THOUSAND OAKS, Calif. - Here in Thousand Oaks, 72-year-old Dee Jackson has lived at her mobile home park since 1987.
"There were 35 people and it was quite busy, there were a variety of people." Jackson said.
Now, she's the only one left. The park was sold to investors who want to redevelop the land and that means Jackson is losing her home of 35 years.
It’s a growing trend across the country. Many mobile home park residents are being uprooted because investors are buying the lots to redevelop them.
"A lot of these parks were built a long time ago in suburban rural areas that are no longer rural," developer Jon Friedman, of Jemstreet Properties, said.
The mobile home park where Jackson lives was established in 1948. The small piece of land sits in the center of Thousand Oaks. It’s worth a lot of money.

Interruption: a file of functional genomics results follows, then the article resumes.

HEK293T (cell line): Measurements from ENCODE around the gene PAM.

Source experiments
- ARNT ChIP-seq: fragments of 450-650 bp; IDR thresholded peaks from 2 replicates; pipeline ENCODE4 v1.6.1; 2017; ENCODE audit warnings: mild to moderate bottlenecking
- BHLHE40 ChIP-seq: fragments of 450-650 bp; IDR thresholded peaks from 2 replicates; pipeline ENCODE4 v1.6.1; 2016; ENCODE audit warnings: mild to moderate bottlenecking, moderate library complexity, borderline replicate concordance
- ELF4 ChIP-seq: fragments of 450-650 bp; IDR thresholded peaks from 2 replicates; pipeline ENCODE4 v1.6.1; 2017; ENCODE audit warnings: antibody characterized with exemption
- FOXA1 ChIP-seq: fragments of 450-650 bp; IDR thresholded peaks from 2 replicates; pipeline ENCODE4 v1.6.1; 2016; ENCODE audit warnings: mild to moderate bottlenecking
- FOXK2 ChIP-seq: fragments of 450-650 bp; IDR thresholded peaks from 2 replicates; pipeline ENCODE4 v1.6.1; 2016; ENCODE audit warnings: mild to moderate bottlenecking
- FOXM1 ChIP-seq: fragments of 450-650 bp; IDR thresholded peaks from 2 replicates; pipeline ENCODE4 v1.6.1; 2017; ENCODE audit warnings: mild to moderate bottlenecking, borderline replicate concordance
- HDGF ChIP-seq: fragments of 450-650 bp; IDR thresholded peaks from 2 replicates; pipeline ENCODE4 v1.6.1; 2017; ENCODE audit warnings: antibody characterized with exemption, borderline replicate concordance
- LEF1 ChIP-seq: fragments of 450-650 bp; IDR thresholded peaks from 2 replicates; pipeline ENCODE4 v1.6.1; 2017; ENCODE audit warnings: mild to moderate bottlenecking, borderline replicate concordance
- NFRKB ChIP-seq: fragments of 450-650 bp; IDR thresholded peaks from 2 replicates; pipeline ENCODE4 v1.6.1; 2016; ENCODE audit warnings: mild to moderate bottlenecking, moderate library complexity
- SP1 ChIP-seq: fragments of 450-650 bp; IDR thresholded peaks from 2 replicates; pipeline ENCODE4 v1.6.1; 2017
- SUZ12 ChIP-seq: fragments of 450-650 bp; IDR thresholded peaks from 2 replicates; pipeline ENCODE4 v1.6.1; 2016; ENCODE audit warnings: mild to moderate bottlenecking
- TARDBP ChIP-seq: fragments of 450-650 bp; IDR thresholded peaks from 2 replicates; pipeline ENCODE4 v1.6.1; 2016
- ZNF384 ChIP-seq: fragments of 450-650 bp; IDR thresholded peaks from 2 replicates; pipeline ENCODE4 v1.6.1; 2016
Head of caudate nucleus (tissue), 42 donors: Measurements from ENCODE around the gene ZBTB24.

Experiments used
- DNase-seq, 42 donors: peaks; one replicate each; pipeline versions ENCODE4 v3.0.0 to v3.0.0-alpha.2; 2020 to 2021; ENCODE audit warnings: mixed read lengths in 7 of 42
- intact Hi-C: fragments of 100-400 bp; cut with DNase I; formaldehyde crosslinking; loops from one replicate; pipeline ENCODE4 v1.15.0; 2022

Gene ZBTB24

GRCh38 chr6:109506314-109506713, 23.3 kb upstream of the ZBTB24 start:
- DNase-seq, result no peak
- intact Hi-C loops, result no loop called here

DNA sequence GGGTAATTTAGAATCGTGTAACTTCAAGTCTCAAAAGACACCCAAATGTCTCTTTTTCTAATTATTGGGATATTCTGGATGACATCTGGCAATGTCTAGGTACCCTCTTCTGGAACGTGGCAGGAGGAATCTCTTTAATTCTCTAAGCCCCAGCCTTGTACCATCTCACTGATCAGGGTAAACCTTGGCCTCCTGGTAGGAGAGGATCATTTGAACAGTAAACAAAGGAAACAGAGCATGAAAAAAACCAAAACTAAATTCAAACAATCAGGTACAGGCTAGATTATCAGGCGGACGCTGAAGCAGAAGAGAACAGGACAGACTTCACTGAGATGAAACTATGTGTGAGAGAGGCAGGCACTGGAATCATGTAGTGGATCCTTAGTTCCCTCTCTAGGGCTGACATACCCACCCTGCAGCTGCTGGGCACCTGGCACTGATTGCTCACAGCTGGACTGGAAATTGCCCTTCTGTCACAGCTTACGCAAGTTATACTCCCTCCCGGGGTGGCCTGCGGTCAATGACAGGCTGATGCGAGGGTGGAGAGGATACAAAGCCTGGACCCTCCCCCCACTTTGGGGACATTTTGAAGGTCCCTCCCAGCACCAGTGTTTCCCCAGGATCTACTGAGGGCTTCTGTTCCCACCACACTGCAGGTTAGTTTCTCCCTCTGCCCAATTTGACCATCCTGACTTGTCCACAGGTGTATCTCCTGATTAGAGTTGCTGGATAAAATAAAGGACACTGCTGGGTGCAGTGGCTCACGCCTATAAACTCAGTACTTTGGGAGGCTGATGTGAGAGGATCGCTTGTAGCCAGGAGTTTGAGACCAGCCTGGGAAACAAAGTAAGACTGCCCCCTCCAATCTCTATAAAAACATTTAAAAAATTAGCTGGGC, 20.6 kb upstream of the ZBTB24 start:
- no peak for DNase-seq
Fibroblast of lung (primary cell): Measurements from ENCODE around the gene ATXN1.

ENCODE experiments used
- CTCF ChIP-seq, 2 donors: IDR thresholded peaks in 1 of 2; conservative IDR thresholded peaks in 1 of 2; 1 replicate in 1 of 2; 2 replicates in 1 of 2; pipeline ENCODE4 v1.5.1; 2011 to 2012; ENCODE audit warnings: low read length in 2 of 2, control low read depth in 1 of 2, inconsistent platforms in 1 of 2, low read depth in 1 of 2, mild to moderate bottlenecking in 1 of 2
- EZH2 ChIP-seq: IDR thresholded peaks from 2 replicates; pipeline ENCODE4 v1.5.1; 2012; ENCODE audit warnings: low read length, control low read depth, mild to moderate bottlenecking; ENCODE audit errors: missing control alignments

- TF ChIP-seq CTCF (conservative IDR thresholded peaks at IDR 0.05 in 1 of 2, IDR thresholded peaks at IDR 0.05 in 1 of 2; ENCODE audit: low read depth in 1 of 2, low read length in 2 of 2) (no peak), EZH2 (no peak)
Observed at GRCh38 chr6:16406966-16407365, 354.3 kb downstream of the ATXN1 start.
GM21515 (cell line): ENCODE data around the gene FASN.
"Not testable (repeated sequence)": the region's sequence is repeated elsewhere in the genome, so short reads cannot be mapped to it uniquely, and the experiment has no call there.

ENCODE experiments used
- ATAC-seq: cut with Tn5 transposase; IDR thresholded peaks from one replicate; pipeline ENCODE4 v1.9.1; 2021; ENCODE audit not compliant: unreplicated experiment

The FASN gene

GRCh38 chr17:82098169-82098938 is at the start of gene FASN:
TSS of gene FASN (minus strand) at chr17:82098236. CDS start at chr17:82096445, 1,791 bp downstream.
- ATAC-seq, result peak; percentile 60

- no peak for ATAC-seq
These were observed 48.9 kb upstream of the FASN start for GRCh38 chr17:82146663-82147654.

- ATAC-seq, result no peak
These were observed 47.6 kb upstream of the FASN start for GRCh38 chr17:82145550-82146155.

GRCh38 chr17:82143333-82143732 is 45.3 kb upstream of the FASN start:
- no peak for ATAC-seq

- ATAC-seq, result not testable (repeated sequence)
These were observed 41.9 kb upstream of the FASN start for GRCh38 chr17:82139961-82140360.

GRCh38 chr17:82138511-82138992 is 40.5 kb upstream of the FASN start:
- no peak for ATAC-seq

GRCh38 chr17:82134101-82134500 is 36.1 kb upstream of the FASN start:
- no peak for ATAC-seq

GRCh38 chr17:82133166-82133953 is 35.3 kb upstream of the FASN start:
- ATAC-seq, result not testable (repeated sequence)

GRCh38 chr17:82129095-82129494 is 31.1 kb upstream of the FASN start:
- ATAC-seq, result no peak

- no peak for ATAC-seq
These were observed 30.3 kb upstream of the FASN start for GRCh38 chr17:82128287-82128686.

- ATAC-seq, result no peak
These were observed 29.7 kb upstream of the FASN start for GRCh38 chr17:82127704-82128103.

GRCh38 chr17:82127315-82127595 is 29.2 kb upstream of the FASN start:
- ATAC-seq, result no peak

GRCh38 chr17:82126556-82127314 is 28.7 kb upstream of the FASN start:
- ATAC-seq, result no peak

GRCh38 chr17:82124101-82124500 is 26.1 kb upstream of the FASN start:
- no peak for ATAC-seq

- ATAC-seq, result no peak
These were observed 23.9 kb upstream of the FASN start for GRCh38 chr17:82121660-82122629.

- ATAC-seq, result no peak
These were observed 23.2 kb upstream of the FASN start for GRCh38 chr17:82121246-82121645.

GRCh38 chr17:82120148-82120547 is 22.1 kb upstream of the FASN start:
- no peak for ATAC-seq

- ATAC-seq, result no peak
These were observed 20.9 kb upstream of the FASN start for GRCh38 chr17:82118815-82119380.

"I don't begrudge Jon and his partners for wanting to put something on this piece of property. That's why they bought it," Jackson said.
Friedman is working on helping Jackson find a new home.
"We’re trying to find Dee some place to go, we won’t ask her to leave until we have found her a spot," he said.
But finding a new place to live isn’t easy. Jackson survives on her social security and dog grooming services. Her trailer is old, and it can not be moved to another lot.
In a moment of hopelessness, she told Robin Martin, one of her clients, "I said I may be homeless. She said no, you're not going to be homeless." Martin set up a GoFundMe page titled, "Dee Jackson Needs A Home."
The goal is to raise enough money to buy Jackson a small mobile home and move her to a new location.
"My dream for Dee is to help her afford a home, so she can live there the rest of her life. She’s a wonderful woman," Martin said.
Those interested in helping Dee during her search for a new home can click here for more information.
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